Anyway, while a lot of boorish behavior I have seen deals with luggage, I want to highlight two whoops moments (one seen and one experienced and neither really luggage related) to see what to do and not to do in the high stress world of travel: where everything can/will go a bit topsy-turvy.
Coming home from Boston, my family landed in LAX which is the main LA thoroughfare, meaning it is a relatively large airport (but nothing like JFK or Heathrow!) but, in all my experiences, it is very well signed so that if you are paying attention, you shouldn’t end up too turned about.
Well, unless you were like the two early twenty-somethings we saw arguing with the two female security agents guarding the exit rout leading to the baggage claim – for those who are unclear, this is the hallway that is an exit only from the terminals which has no official security (metal detectors and ticket checks) and therefore cannot be used as an entry point to the terminals for any reason (which is why there are signs which specifically state the this is an exit point only and to check your baggage!).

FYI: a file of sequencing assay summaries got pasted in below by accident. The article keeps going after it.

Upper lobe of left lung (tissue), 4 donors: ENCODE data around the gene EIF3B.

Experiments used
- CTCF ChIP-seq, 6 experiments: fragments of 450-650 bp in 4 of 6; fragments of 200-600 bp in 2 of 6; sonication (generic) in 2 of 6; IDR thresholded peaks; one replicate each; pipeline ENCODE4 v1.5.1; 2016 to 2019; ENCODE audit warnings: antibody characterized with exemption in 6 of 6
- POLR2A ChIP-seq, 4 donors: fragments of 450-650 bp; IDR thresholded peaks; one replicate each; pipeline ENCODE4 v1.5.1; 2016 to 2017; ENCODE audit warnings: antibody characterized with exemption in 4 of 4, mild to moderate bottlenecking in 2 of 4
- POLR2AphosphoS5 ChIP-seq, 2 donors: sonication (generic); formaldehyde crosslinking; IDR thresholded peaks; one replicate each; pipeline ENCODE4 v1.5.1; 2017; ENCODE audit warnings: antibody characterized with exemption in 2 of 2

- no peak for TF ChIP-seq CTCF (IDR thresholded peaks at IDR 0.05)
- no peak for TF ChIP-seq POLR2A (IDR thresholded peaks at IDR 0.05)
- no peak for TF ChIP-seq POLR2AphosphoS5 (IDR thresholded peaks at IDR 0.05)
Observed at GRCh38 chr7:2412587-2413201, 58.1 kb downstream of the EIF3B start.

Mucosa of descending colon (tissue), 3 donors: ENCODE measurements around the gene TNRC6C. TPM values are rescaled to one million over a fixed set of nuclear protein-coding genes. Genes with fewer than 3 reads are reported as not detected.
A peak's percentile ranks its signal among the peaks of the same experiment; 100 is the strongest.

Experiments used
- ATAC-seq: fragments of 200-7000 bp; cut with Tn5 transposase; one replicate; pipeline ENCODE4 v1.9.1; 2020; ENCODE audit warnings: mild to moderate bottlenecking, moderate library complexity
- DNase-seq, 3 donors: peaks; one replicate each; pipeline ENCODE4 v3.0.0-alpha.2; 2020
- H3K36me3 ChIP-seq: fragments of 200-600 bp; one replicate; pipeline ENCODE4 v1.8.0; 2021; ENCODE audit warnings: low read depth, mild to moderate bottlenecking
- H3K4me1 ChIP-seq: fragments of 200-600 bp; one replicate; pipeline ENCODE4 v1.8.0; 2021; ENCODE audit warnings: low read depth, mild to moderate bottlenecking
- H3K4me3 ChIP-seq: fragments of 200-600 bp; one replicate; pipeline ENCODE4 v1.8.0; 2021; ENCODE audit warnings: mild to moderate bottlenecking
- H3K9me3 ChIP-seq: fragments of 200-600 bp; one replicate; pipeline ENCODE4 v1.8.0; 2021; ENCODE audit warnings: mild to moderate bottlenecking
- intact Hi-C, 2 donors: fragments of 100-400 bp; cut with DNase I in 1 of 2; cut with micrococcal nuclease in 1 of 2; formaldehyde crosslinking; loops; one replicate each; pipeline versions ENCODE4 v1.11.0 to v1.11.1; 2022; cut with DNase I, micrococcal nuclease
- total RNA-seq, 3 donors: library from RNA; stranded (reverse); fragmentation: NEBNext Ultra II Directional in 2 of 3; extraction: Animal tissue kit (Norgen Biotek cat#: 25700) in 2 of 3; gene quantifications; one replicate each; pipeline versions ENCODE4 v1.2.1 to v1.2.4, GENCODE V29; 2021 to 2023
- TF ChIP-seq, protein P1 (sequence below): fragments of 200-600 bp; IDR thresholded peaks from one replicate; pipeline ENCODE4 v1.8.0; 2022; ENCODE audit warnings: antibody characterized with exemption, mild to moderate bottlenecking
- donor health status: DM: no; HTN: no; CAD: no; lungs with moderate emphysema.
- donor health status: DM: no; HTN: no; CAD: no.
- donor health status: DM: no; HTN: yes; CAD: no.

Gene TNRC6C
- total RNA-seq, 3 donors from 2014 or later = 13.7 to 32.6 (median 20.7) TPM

This pair of young women were roughly explaining – one in anger and one through near tears – that they had been on the other side of the checkpoint but had gotten turned around while trying to transfer between flights, the next of which was set to board in half an hour. While one of the girls continued to be very combative (and very fond of interrupting), one of the guards explained that they could not verify that they had come through and, since it seemed like they had walked in through the outer doors before approaching the station, they would have to go though security (again) to reenter the terminal area.